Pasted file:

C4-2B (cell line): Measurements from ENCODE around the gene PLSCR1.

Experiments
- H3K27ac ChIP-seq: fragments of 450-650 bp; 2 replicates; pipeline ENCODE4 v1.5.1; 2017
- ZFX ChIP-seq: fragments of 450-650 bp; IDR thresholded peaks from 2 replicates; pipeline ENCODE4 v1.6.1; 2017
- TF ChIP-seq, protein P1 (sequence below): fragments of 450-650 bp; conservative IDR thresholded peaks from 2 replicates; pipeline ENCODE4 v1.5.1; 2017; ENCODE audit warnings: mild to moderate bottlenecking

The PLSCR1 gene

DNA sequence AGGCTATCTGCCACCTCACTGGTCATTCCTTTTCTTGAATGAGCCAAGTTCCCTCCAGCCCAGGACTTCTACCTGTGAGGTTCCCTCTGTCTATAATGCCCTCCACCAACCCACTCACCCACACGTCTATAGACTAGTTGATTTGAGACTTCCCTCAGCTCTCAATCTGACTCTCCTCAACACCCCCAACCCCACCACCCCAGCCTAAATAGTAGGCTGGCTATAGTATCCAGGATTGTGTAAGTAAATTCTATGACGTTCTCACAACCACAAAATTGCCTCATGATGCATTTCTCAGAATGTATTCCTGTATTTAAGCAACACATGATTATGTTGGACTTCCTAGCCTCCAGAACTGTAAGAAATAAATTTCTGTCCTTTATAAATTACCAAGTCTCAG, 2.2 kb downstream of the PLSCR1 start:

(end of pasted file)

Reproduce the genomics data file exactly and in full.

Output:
C4-2B (cell line): Measurements from ENCODE around the gene PLSCR1.

Experiments
- H3K27ac ChIP-seq: fragments of 450-650 bp; 2 replicates; pipeline ENCODE4 v1.5.1; 2017
- ZFX ChIP-seq: fragments of 450-650 bp; IDR thresholded peaks from 2 replicates; pipeline ENCODE4 v1.6.1; 2017
- TF ChIP-seq, protein P1 (sequence below): fragments of 450-650 bp; conservative IDR thresholded peaks from 2 replicates; pipeline ENCODE4 v1.5.1; 2017; ENCODE audit warnings: mild to moderate bottlenecking

The PLSCR1 gene

DNA sequence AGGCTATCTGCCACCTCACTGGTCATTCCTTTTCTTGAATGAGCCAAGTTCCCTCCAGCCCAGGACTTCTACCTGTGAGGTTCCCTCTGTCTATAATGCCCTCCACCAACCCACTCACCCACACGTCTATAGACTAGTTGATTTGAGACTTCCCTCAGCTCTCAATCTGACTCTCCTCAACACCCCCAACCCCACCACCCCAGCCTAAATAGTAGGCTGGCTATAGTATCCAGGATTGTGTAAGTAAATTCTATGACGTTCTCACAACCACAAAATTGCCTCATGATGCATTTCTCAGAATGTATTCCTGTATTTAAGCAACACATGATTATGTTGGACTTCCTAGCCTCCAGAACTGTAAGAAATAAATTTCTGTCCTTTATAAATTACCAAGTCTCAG, 2.2 kb downstream of the PLSCR1 start: